Toss out the tobacco

Photo: istockphoto.com/Karim Hesham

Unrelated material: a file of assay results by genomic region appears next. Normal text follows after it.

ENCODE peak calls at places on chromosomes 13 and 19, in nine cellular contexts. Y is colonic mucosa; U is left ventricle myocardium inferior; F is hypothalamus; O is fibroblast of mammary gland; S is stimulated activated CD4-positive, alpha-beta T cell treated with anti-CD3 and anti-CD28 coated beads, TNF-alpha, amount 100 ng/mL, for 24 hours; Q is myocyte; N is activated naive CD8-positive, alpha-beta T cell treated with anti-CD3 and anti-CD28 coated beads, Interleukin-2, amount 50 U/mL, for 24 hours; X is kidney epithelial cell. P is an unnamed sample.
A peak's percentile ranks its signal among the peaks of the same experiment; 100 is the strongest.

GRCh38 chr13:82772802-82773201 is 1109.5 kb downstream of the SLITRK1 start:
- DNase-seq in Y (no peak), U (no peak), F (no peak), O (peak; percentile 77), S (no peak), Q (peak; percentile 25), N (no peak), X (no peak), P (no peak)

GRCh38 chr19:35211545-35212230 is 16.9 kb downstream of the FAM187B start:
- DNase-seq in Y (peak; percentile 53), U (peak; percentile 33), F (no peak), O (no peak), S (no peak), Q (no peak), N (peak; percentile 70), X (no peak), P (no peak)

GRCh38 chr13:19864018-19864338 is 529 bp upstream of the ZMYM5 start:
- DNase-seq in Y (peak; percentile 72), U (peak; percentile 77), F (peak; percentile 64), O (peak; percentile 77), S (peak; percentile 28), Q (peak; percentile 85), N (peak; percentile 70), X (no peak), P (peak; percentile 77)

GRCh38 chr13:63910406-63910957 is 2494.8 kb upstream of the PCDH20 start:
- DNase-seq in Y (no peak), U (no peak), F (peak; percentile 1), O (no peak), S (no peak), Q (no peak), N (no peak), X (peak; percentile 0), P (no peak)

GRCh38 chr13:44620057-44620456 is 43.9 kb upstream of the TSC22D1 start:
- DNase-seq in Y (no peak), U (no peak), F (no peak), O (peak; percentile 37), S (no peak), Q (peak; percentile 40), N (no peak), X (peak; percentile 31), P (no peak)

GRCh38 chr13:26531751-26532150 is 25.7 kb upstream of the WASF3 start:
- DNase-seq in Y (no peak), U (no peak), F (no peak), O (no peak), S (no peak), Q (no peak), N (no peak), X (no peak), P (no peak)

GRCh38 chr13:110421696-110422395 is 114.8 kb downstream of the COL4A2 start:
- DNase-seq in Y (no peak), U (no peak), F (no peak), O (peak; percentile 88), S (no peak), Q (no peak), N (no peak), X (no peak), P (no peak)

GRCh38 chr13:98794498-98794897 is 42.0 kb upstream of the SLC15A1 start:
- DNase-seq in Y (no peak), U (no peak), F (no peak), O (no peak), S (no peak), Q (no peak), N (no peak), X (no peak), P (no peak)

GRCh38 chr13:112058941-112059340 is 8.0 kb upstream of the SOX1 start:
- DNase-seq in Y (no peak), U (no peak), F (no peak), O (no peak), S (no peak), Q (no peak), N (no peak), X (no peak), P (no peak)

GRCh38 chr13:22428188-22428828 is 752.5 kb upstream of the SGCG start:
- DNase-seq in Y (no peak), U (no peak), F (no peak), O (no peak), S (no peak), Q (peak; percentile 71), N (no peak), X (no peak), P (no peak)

The fume-filled facts about smoking indoors may encourage you to butt out. Reading about the quality of air in our homes may lead you to believe the contaminants most to be feared are mould spores, radon or volatile organic compounds such as benzene and formaldehyde. However, the worst villain is nothing quite so exotic, according to Dr. Virginia Salares, a senior researcher with Canada Mortgage and Housing Corporation (CMHC). "Tobacco smoke is the worst indoor air pollutant by far," she says. "If you were to rank them, it would be right on top." Health Canada estimates that more than 45,000 people will die prematurely in Canada due to tobacco use this year - and at least 1,000 of them will be non-smokers. Chemicals in the air Tobacco smoke contains over 4,000 chemicals, including tar, nicotine, carbon monoxide and benzene, and at least 50 of these chemicals are known to cause cancer. Any burning organic material like leaves or wood has cancer-causing elements, but most of today's homes don't have to worry about such sources of pollution. Second-hand smoke consists of mainstream smoke, which is the smoke inhaled and exhaled by the smoker, and sidestream smoke, which comes directly from the end of a burning cigarette. Two-thirds of the smoke from a cigarette is not inhaled by the smoker but is released directly into the surrounding environment.According to Health Canada, if you are a non-smoker, exposure to second-hand smoke increases your risk of getting either lung cancer or heart disease by 20 percent. Think of the kids Children are the most vulnerable to the effects of second-hand smoke. Exposure to tobacco smoke aggravates the symptoms of respiratory irritation in young children and is associated with a higher risk of respiratory infections such as pneumonia and bronchitis. Health Canada says that second-hand smoke is also probably a direct cause of asthma if a baby is exposed before the age of 12 months, and contributes to more frequent and severe attacks for older children who already have asthma. More than three times as many infants die from second-hand-smoke-related Sudden Infant Death Syndrome (SIDS) as from child abuse or homicide, as reported in a 1992 article by D.P. Southall and M.P Samuels published in the British Medical Journal. A 1998 Health Canada study found that 30,230 men and 17,351 women, including 55 boys and 41 girls under the age of one, died as a result of active and passive smoking, as published in a January 1998 issue of the Canadian Journal of Public Health in an article titled "The Mortality Attributable to Tobacco Use in Canada and its Regions" (1998). Exposure to second-hand smoke may even harm a child's ability to think things through. Recently, studies have shown that children who were exposed to tobacco smoke scored lower on tests than children who were not. Health Canada has a lot of information on second-hand smoke. Parents should think again In 2004, Health Canada conducted a survey of 800 parents who smoked. The vast majority considered themselves to be moderately or very knowledgeable about the health effects of second-hand smoke, yet almost 50 percent always or frequently smoke in their own home, and 44 percent always or frequently smoke in the car. "Today, smokers are very respectful of the rules," says Cynthia Callard, a policy advisor with Physicians for a Smoke-Free Canada. "They go to work and they don't smoke because it will harm their co-workers. They go to a restaurant and they don't smoke because it will bother other diners. Then they go home and smoke inside the house and harm the people they love best. The addiction to tobacco is so powerful that they don't use their best judgement." In that same Health Canada survey of smoking parents, they were asked to identify what steps they have taken to reduce the amount of second-hand smoke in their homes or to reduce its impact on others. The majority used only one method: opening a window. Other actions included using a fan, using air freshener, smoking behind closed doors and using an air purifier. What the experts say "Opening a window or smoking in a closed room is only a half step," says Callard. "It's better than nothing, but not much." Salares says that air purifiers that claim to remove tobacco-based contaminants are not the solution. "They have a limit to what they can take out," she says, "and the filter would get loaded very quickly." As for setting up a special home smoking room with special ventilation, Salares says, "You would need very strong ventilation, and you would need to replace all the air you were taking out, which may mean you are pulling furnace-flu gases back into the house. You'd also lose a lot of heat. It would be very expensive and impractical. Is it worth it? No." The best answer is the simplest one: take it outside. Says Salares, "The most effective solution is always to get rid of the source." Callard points out an added benefit. "If you smoke, your own health is better if you smoke outside because you're not getting second-hand smoke either," she says. "Even for a smoker living alone, I recommend they go outside." Need some motivation. Check out our article Breaking the weed habit found the Health & Nutrition section.